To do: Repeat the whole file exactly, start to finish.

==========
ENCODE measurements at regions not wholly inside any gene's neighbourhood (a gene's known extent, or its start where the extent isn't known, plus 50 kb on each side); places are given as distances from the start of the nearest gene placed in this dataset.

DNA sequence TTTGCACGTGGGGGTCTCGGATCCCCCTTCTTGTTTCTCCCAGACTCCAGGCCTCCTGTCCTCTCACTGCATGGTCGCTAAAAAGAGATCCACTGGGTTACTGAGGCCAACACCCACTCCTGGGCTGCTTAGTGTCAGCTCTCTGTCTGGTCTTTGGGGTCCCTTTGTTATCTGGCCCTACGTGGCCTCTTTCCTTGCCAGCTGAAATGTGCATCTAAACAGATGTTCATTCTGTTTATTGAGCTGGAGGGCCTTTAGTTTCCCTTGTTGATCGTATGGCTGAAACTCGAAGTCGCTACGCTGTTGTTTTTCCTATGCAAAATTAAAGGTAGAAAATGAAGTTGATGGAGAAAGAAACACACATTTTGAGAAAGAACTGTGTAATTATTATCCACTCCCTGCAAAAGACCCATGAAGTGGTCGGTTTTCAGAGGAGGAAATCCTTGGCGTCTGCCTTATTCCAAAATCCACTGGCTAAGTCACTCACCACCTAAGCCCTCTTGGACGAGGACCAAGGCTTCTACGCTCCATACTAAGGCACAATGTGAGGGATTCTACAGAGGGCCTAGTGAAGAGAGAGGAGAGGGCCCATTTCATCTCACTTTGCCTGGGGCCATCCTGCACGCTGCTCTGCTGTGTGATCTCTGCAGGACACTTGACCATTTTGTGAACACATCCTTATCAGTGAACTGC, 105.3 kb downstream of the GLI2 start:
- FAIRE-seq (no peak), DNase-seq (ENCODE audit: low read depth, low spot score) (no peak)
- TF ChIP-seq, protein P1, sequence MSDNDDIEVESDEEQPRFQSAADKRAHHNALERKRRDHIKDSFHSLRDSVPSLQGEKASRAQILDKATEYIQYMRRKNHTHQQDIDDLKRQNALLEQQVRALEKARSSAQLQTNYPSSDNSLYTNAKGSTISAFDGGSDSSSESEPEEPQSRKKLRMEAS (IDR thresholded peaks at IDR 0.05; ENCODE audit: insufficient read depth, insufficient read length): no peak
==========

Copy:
ENCODE measurements at regions not wholly inside any gene's neighbourhood (a gene's known extent, or its start where the extent isn't known, plus 50 kb on each side); places are given as distances from the start of the nearest gene placed in this dataset.

DNA sequence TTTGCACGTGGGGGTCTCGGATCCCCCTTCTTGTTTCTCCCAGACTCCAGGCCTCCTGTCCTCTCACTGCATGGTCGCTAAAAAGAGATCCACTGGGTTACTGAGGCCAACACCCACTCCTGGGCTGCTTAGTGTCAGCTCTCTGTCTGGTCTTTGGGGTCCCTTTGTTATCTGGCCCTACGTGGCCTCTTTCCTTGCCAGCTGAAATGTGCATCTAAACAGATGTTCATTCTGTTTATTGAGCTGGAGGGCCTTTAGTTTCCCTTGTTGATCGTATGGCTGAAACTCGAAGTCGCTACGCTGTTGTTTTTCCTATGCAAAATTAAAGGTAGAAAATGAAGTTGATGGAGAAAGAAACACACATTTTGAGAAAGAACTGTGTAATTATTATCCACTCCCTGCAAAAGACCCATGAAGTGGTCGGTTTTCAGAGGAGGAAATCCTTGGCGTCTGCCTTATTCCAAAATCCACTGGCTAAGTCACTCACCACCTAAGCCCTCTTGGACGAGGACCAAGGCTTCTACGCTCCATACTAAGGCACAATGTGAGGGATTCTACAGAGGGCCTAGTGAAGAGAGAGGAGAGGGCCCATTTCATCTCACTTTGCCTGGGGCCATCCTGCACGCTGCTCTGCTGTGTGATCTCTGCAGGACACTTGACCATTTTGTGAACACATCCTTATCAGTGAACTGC, 105.3 kb downstream of the GLI2 start:
- FAIRE-seq (no peak), DNase-seq (ENCODE audit: low read depth, low spot score) (no peak)
- TF ChIP-seq, protein P1, sequence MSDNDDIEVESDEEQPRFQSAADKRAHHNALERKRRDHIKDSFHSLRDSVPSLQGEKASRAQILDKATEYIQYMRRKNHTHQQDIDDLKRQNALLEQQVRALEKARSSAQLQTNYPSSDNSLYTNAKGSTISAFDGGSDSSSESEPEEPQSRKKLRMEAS (IDR thresholded peaks at IDR 0.05; ENCODE audit: insufficient read depth, insufficient read length): no peak